Five persons who resided on Oakwood Avenue between Grant Avenue and the curve where the accident occurred were called as witnesses by the plaintiff. Lee Eichman testified that on that evening he was in his front room when he heard a car pass his house traveling south at a high rate of speed. He based this opinion on the sound of the engine, the length of time it took the car to pass his house, and the sound of the tires striking variations in the *307level of the pavement. He then heard a “scrubbing” and “squealing” of tires from which he concluded there had been an auto accident.
Rachel Edwards testified that she was in her second-floor bedroom when she heard a car go by in a “loud manner” and then heard a “sudden screeching and scraping followed by a crash.” She looked out her window and observed a light-colored northbound car traveling very slowly to the north of her house toward Grant Avenue.
Ann Snell testified that on the night in question she heard a fast-moving car accelerating and then looked out the window and observed the defendant’s car traveling south. She then heard a thud and realized an accident had occurred.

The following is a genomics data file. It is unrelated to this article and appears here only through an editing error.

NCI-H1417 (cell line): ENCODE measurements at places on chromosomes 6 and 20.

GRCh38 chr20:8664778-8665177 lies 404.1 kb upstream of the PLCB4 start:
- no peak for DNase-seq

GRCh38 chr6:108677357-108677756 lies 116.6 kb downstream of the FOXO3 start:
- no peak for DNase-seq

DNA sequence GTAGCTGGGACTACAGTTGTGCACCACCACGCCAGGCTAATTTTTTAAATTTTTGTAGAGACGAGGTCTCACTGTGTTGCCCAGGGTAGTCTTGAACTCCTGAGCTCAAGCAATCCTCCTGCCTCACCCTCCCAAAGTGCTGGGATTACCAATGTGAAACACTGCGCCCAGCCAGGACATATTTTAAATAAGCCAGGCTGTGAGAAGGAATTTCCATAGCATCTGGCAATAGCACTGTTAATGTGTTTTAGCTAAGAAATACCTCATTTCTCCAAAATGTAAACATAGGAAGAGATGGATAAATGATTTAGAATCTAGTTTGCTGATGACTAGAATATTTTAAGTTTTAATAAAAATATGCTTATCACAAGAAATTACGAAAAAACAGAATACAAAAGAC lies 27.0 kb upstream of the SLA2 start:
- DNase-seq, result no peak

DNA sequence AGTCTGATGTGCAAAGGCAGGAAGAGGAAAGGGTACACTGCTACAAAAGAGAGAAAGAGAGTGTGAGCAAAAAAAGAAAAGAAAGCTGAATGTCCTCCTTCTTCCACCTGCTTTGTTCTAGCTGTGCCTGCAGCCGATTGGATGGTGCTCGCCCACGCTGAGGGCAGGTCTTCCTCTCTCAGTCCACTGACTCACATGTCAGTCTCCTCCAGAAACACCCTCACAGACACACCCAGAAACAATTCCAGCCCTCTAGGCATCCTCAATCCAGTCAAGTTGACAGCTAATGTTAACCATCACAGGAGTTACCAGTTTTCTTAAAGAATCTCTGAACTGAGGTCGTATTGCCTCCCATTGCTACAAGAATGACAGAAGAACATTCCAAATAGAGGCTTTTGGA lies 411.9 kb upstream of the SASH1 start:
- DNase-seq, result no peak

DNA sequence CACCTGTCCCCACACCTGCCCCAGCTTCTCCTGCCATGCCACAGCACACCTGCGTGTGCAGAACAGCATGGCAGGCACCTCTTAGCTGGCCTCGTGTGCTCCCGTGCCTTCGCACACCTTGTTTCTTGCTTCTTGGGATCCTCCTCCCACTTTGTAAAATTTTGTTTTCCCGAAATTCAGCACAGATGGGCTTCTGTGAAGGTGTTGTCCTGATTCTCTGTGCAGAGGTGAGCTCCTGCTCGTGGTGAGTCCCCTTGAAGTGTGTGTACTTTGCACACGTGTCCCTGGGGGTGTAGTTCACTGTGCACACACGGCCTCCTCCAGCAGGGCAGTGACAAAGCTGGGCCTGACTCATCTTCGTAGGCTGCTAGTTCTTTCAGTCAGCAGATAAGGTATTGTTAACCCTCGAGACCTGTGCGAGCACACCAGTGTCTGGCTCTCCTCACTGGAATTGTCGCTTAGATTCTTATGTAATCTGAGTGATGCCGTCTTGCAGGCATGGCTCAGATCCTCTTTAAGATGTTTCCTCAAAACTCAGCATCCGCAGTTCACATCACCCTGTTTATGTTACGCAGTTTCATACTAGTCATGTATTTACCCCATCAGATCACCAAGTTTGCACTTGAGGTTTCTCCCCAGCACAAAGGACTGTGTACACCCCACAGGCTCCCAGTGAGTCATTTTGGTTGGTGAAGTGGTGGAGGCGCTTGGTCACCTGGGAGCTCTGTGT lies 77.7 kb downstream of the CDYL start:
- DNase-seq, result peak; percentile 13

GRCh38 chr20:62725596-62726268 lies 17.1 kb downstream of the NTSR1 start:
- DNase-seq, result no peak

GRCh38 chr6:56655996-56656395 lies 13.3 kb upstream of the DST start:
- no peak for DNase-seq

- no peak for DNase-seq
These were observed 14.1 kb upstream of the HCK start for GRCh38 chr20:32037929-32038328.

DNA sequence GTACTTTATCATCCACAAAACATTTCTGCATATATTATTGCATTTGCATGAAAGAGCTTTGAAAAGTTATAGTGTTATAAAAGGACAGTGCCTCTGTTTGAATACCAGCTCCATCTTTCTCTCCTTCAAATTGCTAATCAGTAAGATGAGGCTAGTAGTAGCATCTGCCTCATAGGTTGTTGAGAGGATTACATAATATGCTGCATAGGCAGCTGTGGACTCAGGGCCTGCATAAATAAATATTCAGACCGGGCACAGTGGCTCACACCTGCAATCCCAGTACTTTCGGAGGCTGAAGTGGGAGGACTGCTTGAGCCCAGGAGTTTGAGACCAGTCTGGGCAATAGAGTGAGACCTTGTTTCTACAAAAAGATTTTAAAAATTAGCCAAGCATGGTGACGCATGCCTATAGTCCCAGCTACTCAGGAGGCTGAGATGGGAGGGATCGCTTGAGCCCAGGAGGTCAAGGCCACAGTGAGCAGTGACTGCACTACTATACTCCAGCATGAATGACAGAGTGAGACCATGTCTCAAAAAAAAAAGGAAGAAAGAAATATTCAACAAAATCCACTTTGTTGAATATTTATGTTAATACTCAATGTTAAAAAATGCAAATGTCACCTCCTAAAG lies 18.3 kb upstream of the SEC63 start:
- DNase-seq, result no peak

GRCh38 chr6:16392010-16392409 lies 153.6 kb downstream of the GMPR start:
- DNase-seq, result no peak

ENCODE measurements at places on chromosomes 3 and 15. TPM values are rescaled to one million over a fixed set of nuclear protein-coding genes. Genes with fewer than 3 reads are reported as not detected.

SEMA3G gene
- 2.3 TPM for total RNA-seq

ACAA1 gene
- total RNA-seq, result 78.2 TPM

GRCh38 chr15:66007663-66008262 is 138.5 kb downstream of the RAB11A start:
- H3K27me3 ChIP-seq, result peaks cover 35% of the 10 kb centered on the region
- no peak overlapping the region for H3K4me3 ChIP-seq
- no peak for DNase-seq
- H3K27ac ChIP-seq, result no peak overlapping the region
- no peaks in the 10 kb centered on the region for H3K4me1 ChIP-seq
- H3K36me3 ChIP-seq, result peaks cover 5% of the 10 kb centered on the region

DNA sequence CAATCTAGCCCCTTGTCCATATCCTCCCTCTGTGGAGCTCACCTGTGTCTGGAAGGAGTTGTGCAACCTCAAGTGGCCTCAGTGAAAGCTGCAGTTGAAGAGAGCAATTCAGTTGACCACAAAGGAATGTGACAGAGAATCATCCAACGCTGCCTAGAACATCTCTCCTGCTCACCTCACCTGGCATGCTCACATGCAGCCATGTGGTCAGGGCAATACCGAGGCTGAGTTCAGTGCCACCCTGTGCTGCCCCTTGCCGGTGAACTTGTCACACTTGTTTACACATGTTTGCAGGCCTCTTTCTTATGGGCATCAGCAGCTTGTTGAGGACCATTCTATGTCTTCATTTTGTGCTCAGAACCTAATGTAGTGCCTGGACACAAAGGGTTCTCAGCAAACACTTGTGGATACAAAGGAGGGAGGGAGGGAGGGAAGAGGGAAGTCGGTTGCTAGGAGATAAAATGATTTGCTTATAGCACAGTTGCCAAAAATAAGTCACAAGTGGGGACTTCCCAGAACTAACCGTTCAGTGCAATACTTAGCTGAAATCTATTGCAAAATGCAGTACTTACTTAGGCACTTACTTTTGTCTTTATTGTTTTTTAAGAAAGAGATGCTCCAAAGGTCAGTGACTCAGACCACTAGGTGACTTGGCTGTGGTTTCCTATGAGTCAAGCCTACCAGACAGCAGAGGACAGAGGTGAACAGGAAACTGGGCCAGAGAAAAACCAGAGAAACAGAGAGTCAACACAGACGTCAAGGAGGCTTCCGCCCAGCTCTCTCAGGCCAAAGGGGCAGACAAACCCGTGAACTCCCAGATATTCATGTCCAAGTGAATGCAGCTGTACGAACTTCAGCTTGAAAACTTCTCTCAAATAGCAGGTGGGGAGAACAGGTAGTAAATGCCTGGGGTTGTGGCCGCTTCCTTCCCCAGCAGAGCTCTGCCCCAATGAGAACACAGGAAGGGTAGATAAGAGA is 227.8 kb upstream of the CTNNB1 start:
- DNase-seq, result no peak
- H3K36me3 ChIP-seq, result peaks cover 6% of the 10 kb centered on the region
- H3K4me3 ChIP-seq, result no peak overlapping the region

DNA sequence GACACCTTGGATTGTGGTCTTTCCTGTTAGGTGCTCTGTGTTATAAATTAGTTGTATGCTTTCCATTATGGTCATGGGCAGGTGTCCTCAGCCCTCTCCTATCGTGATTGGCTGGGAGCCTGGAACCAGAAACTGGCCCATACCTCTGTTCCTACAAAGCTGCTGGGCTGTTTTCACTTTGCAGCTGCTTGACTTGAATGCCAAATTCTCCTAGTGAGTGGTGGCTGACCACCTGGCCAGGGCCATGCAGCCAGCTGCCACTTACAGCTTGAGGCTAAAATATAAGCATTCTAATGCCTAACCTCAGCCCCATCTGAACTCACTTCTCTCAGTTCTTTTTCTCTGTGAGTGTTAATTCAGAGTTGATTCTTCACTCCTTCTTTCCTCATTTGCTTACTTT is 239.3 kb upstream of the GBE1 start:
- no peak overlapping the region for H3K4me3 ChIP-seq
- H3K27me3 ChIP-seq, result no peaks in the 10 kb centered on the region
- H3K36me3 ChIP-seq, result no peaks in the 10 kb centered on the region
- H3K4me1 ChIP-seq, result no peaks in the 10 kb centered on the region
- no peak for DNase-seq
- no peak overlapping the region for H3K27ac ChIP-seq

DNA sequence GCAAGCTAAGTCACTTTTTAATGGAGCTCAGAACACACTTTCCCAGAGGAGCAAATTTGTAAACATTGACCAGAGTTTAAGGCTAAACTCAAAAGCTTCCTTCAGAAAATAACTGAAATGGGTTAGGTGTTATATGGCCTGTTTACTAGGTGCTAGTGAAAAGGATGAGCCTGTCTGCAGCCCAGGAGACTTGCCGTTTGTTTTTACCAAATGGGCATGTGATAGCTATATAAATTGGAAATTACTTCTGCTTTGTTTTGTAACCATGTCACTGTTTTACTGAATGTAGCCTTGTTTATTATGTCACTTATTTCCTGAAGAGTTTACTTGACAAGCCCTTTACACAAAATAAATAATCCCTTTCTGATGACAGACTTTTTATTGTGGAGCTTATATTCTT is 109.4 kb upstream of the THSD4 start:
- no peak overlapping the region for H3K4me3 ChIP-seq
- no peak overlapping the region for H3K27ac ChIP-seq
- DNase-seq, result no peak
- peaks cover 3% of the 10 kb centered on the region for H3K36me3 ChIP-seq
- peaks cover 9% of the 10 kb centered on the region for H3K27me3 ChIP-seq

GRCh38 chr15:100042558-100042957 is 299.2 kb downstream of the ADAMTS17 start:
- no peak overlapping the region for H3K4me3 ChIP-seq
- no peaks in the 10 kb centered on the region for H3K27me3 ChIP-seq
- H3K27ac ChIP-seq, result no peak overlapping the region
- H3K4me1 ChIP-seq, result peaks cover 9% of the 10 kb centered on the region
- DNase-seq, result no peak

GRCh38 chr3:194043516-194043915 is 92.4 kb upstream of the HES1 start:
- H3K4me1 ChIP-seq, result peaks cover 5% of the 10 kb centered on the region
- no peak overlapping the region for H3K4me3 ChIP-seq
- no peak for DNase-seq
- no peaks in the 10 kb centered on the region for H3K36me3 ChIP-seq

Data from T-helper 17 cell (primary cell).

Evidence depositions of Mr. and Mrs. George Vix were admitted into evidence. Amanda Vix testified that as she was about to close her front door she heard an engine racing and tires “bump[ing] along fast.” She saw the defendant’s car pass for about half a second and remarked to her husband: “That fellow is flying.” Shortly thereafter she heard the sound of an impact. Her husband, George Vix, testified that he had heard the same sounds his wife had described.